Prior meta-analyses on this topic report an all-grade pneumonitis incidence between 2.28–3.69%, high-grade pneumonitis between 1.65–2.87%, and an incidence of all-grade pneumonitis up to 4.27% in the NSCLC subgroup (Table S3) (26,28-30). Anti-PD-1 was associated with higher incidence of all grade pneumonitis between 3.62–3.3.90%, while anti-PD-L1 was associated with either insignificant incidence or protective effect against pneumonitis (Table S4) (26,28-30). Our findings were similar, and in the current analysis, all-grade pneumonitis was most common with everolimus with a rate of over 1 in 7. To our knowledge, no pneumonitis cases were reported with dacarbazine (DTIC) (Figure S5).
Wu and colleagues (26) conducted a meta-analysis to evaluate the incidence of pneumonitis in Phase II, III and IV RCT with participants receiving PD-1 inhibitors. They reached the same conclusion that PD-1 inhibitors were associated with an increased risk of pneumonitis in a dose-independent manner, compared with routine chemotherapeutic agents with different frequency and severity in various tumor types. Similar to our results, Khunger et al. reported in his recently published single arm (immunotherapy arm) meta-analysis that there was a higher incidence of pneumonitis with anti-PD-1 compared to anti-PD-L1 (28). Finally, we found that immunotherapy had lower high-grades treatment related morbidities compared to chemotherapy similar to prior results by Costa et al. (30).
The occurrence of pneumonitis seen in this meta-analysis is relatively rare, anti-PD-1 specific, and most pronounced in smokers, the elderly, and patients with primary lung cancer. This is likely due to underlying lung impairment in these patients (26). Interestingly, we did not find a similar effect from prior radiation in lung cancer studies in the meta-regression analysis, but this may be attributed in part to the small number of studies that reported radiation (n=3) (2,16,25). Although the risk of pneumonitis must be considered prior to initiating checkpoint inhibition therapy, our results confirm that in all other metrics, immunotherapy has a superior profile to traditional CTH in NSCLC and melanoma. Most clinical trials exclude patients with prior radiation, radiation pneumonitis, interstitial lung disease, autoimmune disease, clinically significant lung disease, hypoxia and decreased performance status, so we are not able to assess the full risk of pneumonitis in these at-risk groups.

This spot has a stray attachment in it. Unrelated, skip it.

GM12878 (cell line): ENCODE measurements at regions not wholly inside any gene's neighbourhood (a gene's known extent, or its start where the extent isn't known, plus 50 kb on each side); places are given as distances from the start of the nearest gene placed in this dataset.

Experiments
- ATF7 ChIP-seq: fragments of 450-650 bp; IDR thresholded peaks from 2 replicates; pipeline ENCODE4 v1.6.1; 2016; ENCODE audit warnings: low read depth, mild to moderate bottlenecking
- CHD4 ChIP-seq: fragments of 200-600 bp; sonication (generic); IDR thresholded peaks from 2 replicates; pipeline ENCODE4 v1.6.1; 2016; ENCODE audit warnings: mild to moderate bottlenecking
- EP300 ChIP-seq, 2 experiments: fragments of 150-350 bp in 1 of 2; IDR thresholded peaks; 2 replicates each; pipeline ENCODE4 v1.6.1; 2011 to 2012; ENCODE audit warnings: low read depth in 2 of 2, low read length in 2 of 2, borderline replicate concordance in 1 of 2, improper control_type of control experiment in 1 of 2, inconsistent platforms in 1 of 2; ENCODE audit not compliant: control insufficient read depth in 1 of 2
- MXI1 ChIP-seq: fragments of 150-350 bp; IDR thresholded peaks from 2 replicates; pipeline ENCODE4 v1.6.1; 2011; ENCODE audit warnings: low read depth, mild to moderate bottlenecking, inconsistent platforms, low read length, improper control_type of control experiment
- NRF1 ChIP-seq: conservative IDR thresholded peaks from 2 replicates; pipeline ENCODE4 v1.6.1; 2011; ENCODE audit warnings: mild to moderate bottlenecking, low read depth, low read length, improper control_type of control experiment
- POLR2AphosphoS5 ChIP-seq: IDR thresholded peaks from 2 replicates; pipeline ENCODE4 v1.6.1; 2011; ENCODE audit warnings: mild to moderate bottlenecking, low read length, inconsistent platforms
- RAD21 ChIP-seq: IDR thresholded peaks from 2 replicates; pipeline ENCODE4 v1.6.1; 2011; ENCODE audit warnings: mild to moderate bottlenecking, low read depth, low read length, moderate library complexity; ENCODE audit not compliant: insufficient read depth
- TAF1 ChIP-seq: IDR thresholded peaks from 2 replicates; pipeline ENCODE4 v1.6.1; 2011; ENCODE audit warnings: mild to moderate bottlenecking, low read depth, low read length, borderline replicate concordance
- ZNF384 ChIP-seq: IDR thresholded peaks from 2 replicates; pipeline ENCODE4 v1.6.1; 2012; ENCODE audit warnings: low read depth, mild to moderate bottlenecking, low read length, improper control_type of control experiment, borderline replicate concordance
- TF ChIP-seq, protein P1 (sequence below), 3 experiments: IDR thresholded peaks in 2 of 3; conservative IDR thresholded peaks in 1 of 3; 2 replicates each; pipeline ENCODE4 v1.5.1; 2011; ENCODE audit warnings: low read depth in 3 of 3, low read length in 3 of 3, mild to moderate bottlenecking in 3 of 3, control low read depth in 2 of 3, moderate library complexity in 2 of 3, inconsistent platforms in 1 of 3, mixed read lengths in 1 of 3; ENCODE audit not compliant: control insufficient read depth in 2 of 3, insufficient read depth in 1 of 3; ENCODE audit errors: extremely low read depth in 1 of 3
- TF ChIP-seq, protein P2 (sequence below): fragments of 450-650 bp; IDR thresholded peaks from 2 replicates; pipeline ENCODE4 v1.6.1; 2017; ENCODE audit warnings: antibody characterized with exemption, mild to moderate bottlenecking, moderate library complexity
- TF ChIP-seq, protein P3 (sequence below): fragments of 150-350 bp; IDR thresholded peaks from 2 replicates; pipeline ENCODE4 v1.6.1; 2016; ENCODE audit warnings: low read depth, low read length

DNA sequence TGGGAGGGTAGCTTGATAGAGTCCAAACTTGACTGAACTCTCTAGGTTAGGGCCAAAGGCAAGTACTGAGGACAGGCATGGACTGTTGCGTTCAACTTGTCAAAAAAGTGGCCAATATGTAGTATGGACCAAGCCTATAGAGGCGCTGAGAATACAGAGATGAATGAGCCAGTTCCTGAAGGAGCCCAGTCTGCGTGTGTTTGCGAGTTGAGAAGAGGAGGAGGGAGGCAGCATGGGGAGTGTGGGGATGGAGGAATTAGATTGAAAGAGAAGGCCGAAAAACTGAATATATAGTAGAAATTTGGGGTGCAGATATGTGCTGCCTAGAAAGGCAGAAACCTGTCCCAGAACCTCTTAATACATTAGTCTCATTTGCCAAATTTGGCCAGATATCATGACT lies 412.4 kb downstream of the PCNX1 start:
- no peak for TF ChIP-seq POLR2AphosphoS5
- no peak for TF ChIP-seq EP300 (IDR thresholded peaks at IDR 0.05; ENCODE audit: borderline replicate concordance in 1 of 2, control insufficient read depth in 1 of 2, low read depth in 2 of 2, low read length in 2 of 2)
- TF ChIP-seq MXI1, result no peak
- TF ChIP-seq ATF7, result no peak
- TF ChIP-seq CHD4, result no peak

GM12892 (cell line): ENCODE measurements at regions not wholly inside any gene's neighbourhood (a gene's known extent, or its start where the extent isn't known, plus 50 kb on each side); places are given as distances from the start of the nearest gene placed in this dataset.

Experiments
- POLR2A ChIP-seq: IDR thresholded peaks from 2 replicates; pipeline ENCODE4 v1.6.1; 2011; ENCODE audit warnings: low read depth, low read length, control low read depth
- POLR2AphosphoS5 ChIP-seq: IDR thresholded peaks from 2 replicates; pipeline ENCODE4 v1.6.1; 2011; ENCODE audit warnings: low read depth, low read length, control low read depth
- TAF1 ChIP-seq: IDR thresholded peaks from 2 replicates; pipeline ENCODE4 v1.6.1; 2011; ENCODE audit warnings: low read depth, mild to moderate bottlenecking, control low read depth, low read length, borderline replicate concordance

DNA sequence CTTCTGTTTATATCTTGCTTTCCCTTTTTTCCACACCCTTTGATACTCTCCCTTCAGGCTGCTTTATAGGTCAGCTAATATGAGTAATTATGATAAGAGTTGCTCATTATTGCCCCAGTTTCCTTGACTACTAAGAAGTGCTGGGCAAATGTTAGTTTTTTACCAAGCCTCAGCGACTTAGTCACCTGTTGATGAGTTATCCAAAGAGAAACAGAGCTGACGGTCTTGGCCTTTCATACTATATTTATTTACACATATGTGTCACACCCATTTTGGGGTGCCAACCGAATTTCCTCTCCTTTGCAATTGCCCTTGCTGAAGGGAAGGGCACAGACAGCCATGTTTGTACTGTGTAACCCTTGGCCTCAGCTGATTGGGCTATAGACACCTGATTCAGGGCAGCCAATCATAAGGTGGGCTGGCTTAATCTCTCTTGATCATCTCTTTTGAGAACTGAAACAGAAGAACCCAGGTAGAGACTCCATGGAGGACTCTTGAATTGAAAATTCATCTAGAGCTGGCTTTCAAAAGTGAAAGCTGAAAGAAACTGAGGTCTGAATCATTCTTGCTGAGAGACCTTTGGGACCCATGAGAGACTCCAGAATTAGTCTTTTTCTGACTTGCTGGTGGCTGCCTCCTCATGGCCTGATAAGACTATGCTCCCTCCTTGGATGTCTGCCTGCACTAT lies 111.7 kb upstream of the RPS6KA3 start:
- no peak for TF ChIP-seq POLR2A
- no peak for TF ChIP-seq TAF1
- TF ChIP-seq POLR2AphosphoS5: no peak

This study is limited by limited clinical time that immunotherapy has been available; therefore follow-up time is short and the number of clinical trials is not large enough to fully evaluate the safety of PD-1 inhibitors and their side effects. Heterogeneity in individual studies was addressed partially through subgroup analysis, although this remains a limitation in particular due to the relatively small sample size. Finally, our analysis was conducted at the study level rather than individual patient data level, meaning the potential variables at the patient level were not involved in the analysis (31).
The incidence of high-grade and all-grade pneumonitis is higher in anti-PD-1 therapy but not in anti-PD-L1 therapy when compared to traditional CTH regimens for NSCLC and melanoma. High-grade adverse events were otherwise more common in the CTH arm. Tumor response rate, PFS, and OS are all substantially improved with IMM over CTH. These results can be used to guide therapy selection and set expectations for treatment effect in these patients.
Conflicts of Interest: The authors have no conflicts of interest to declare.